Fortunately, if you have a birch allergy, there are plenty of treatment options. Following are some things you can do to relieve your birch allergy symptoms.
When allergy season rolls around, you’ll want to make sure to limit your exposure to birch pollen. While it’s not going to be possible to avoid birch pollen altogether, there are still some steps you can take, such as:
- Check the pollen count: There are plenty of apps and websites that can show you your local birch pollen levels. If you see the pollen count is high for the day, try to stay inside as much as possible.
- Remove birch from your yard: If you have birch trees in your yard, you can prune their branches to prevent the spread of pollen. Alternatively, you can replace your birch trees altogether.
- Keep your house and clothes clean: One way or another, birch pollen is most likely going to get into your home. During peak birch season, you should clean your home more often to keep pollen to a minimum. Use a vacuum cleaner with a HEPA filter to remove it from the floors in your home. Make sure to wash your clothes and bedding often too.
- Shower: If you’ve been outside for a long period, make sure to wash your hair and body well to get rid of any residual pollen you may have picked up.
- Use a HEPA filter: Using a HEPA filter or a dehumidifier can help keep your air clean and clear.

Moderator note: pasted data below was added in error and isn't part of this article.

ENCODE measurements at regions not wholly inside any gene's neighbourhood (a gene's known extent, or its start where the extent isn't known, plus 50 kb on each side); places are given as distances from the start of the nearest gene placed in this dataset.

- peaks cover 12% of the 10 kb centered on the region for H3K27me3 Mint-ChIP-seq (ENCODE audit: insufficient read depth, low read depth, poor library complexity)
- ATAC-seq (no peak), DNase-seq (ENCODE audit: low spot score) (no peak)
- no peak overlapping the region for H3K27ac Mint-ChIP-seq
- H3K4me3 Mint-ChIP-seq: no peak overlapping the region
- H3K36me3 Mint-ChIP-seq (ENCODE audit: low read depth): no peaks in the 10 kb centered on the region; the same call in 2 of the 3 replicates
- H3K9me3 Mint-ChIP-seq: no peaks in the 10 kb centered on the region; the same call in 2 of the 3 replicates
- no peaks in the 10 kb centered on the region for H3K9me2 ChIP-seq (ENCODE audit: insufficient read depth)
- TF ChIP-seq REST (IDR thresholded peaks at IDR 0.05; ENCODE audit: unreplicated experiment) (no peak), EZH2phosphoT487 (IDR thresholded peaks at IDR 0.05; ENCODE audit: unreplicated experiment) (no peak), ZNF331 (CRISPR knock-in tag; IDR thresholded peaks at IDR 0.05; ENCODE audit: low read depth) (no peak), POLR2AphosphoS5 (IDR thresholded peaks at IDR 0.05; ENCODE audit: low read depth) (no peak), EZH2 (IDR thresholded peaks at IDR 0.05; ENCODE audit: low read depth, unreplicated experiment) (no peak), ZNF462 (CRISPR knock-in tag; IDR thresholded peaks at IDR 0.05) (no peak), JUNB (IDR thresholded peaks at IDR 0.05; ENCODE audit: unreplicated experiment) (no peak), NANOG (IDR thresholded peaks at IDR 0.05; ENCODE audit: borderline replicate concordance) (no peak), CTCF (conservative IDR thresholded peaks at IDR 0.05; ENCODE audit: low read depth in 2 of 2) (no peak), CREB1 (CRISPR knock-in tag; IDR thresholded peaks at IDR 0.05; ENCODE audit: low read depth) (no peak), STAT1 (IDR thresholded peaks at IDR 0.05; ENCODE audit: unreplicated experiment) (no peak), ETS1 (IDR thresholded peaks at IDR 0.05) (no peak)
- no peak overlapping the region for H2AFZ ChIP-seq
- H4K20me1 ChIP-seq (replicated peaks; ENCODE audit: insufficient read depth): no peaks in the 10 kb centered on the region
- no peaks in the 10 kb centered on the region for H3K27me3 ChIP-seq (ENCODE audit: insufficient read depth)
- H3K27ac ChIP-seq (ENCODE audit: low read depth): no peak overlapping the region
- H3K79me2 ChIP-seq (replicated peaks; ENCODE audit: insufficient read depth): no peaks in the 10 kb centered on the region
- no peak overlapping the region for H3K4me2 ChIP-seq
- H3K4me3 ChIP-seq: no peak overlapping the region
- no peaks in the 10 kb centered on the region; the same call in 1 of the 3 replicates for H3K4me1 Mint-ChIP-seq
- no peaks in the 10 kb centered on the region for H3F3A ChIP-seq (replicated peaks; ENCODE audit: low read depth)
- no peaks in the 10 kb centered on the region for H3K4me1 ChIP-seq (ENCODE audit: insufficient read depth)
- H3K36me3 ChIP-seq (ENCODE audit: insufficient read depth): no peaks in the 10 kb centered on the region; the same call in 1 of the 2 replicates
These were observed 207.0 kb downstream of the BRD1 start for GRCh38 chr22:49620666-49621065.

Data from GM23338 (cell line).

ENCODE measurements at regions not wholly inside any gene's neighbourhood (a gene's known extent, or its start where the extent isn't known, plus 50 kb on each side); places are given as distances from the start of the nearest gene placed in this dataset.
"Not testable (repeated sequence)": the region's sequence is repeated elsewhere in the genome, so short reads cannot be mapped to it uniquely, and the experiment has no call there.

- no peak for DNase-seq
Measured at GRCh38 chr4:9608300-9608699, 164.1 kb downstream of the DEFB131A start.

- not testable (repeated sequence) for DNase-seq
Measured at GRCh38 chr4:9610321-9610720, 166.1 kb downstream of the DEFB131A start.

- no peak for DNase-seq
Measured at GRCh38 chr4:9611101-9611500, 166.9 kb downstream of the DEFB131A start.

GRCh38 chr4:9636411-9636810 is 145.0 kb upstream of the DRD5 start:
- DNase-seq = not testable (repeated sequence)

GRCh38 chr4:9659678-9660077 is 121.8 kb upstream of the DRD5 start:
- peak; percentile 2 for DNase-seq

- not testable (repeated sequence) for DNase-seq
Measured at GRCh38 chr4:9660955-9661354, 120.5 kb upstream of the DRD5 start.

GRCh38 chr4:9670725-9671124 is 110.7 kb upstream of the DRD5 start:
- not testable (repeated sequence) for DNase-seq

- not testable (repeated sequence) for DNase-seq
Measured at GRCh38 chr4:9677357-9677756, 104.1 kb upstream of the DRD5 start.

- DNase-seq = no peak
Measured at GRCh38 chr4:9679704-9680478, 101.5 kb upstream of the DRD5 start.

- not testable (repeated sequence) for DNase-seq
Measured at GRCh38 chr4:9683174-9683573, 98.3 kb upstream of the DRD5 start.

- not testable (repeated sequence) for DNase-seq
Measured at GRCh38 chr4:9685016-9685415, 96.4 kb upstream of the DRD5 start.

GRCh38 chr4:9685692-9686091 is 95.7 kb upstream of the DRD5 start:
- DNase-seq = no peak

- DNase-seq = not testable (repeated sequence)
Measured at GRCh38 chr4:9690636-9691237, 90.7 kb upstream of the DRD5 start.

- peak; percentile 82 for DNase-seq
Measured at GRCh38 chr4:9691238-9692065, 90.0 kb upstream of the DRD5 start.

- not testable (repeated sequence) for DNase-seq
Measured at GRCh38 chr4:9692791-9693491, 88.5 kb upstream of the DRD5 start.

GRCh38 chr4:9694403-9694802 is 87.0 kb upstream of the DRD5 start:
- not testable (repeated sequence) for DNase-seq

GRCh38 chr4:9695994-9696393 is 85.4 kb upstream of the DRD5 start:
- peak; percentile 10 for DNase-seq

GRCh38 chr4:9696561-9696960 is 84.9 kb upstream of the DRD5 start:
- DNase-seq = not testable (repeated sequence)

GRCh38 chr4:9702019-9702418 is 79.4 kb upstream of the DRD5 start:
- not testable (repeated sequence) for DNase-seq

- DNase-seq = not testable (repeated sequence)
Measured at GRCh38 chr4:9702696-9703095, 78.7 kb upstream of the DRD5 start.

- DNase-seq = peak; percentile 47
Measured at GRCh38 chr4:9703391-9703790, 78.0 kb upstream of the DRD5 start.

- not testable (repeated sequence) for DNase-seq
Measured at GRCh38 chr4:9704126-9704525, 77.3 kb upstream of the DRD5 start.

- Keep windows closed: Leaving your windows open can let pollen in. Make sure to keep windows closed if possible, especially on windy days or days with high pollen count.
- Avoid the aforementioned foods: Try to avoid the foods we listed above.
Limiting exposure is always a good idea, and it can help manage symptoms. But often you’ll need to do more than that. There are other treatments you may need to pursue.
There are several allergy medication options that can help you manage symptoms and find relief during birch allergy season.
- Over-the-counter: Over-the-counter allergy medications are very common. They typically will consist of antihistamines, nasal sprays, and eye drops. Let’s take a quick look at each.
- Antihistamines: Antihistamines work to block histamine, which causes your body to react to allergens with allergic symptoms.
- Nasal sprays: Nasal sprays reduce swelling and inflammation in your nasal passages. This is a good option if you tend to have symptoms like a runny nose and congestion.